How To Refine your SEO Outreach for Link Acquisition

How To Refine your SEO Outreach for Link Acquisition

We are in the age of content abundance. With more than 4.4 million blog posts published every day, there is a huge amount of competition out there (and that’s just blog posts, we haven’t even touched on other forms of content). 

But here’s the thing: 94% of the world’s content gets zero backlinks. Nothing. Nada. So much content is lovingly created and then is resigned to a life of gathering dust in the dark corners of the internet. 

What’s the point of going through all that effort just to have a piece disappear into the ether to the background sound of crickets? And, more importantly, how can you stop this from happening? 

 

Content Collecting Dust

 

Here’s the other thing: links are one of the top two criteria considered in Google’s page ranking algorithm. The more links you have pointing back to a piece, the better your chances are of ranking in the SERPs. More links also mean more potential click-throughs and–big sigh of relief–a piece of content that lives on long after it’s been published. 

Generating backlinks doesn’t happen overnight, though. In fact, 51% of marketers say it can take between one and three months to see the results of link-building, which is probably also why 41% of SEO experts consider it the most difficult part of search optimization. 

To give you a headstart, we’ve put together a guide that shows you what successful outreach for SEO looks like and how you can implement it. 

 

What is Outreach for SEO?

Outreach for SEO involves contacting website owners and authority figures in your industry and asking them to include a link to your content on their site. This might be in a blog post, a directory, a review, or even in the form of a guest blog post. The aim is to generate links back to your website to get more link juice and bump your content up the search results.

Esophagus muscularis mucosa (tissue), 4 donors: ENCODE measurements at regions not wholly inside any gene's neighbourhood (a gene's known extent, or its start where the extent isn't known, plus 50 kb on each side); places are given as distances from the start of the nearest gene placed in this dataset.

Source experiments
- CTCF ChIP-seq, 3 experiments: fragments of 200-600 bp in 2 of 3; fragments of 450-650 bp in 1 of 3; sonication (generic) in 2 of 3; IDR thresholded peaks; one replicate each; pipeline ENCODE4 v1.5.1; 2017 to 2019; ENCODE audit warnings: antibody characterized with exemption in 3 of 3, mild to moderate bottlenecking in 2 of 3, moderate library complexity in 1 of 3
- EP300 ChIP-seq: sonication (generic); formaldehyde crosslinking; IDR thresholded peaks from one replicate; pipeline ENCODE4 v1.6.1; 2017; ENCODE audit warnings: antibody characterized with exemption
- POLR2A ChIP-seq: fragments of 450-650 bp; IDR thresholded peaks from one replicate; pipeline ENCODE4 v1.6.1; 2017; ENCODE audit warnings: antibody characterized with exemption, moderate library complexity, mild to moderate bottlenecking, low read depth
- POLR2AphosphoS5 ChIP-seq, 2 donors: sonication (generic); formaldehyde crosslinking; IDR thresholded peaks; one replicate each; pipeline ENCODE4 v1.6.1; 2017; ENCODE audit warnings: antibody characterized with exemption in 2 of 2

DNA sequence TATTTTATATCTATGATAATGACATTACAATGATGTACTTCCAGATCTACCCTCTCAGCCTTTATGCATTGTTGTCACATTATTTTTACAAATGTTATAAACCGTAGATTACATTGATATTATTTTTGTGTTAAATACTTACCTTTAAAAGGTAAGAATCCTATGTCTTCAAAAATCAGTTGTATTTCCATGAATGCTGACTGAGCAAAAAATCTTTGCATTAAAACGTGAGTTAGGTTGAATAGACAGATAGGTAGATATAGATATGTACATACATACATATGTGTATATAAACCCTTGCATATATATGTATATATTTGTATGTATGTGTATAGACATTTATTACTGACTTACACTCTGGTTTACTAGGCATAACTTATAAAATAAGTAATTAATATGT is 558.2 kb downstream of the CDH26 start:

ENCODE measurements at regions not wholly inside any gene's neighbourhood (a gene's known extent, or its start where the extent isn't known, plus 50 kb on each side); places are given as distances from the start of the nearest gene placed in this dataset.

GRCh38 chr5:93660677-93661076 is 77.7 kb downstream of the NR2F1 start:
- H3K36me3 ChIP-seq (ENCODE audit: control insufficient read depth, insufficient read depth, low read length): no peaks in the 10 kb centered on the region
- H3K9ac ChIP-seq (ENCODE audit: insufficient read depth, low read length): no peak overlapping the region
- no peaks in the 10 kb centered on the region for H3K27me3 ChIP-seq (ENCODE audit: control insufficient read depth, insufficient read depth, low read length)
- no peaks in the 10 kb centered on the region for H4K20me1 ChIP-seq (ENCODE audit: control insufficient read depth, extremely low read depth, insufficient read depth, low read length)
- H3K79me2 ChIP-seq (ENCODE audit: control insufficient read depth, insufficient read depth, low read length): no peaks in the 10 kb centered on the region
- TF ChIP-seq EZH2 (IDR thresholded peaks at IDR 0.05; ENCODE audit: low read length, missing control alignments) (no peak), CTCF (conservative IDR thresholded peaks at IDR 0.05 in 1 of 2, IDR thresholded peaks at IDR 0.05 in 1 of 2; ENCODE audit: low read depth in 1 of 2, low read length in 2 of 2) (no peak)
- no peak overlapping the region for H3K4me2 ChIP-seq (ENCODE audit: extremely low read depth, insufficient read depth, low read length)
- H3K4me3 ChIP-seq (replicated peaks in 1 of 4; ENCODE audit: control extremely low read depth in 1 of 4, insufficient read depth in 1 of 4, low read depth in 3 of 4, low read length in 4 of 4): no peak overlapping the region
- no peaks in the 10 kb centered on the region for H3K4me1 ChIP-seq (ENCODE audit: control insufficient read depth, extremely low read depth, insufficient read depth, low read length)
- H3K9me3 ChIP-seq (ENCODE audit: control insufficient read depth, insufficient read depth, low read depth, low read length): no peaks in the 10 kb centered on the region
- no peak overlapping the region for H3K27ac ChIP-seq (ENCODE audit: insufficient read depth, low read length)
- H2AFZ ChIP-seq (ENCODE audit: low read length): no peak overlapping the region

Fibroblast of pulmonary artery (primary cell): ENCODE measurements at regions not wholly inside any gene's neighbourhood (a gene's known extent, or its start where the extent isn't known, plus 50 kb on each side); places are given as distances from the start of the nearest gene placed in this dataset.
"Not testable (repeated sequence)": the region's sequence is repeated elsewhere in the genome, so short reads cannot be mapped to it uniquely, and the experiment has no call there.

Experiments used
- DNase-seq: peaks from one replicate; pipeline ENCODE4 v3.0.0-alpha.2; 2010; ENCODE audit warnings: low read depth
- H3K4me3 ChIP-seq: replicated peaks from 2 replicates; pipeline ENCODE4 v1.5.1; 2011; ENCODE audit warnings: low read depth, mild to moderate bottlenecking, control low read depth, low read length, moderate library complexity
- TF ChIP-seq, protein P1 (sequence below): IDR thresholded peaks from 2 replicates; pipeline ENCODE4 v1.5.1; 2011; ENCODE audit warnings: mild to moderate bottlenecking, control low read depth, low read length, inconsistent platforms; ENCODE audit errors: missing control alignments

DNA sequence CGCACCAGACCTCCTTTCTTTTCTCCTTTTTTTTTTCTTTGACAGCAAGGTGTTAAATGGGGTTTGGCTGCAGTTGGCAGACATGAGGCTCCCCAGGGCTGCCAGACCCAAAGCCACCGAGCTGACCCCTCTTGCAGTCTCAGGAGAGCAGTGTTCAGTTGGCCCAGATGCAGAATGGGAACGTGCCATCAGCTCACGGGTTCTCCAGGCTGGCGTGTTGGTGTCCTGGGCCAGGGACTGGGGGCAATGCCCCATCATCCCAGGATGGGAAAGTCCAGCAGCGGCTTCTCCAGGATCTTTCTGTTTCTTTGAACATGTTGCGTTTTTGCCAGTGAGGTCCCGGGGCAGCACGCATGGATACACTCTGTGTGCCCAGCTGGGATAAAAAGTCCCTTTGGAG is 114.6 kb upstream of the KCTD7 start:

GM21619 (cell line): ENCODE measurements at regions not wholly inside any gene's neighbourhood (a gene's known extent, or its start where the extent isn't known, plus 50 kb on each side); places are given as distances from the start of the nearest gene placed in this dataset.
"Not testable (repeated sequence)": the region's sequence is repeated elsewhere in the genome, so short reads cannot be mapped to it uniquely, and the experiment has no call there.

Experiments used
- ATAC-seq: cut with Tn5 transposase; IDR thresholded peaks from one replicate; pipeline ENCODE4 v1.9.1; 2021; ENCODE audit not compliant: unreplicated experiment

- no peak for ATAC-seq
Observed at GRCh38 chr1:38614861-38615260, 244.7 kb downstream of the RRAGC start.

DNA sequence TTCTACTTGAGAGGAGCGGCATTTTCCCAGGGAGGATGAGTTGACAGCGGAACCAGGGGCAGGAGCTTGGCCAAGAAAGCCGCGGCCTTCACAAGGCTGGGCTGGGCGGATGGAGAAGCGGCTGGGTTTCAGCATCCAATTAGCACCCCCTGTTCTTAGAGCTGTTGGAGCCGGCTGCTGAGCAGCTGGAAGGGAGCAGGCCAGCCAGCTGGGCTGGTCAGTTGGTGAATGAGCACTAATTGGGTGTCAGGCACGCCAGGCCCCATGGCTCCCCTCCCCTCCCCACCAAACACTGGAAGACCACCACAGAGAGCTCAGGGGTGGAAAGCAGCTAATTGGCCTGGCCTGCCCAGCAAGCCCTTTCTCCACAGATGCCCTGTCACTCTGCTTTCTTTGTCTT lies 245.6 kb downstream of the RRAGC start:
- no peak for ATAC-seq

Why is Outreach for SEO Important? 

Aside from being one of the two main ranking factors for Google, building links to your content increases its authority and builds trust. If a credible site is linking to your content, there’s a good chance it’s valuable, useful, and high-quality, which indicates to Google and readers that you’re a brand to be trusted. 

On top of this, the more links you have pointing to your content, the more traffic you can push to your site. Backlinks bump your content up the SERPs, but if you’ve got a link on a high-traffic site, there’s a good chance a chunk of that traffic will make it back to your site. 

Finally, having a dedicated outreach strategy can enhance the longevity of your content. Instead of pressing publish and letting each piece gather dust, you can continue to attract traffic and customers through backlinks without doing any extra work. 

 

Building Backlinks

 

What the SEO Link Outreach Process Looks Like in Action

There are four main stages in an outreach campaign. Setting these up in advance and optimizing each phase saves you time and resources–for example, having a template pitch ready to customize and go is far more useful than creating a pitch from scratch every time you want to reach out to someone. 

The process usually involves: 

 

  1. Prospecting: identifying relevant and credible sites to reach out to 
  2. Pitching: drafting a pitch to secure a link and sending the message to your chosen prospects (you might do this via outreach emails, LinkedIn, or another method) 
  3. Content creation: for some types of links, you’ll need to create content yourself, whether it’s an entire piece for a guest post or a paragraph for a directory listing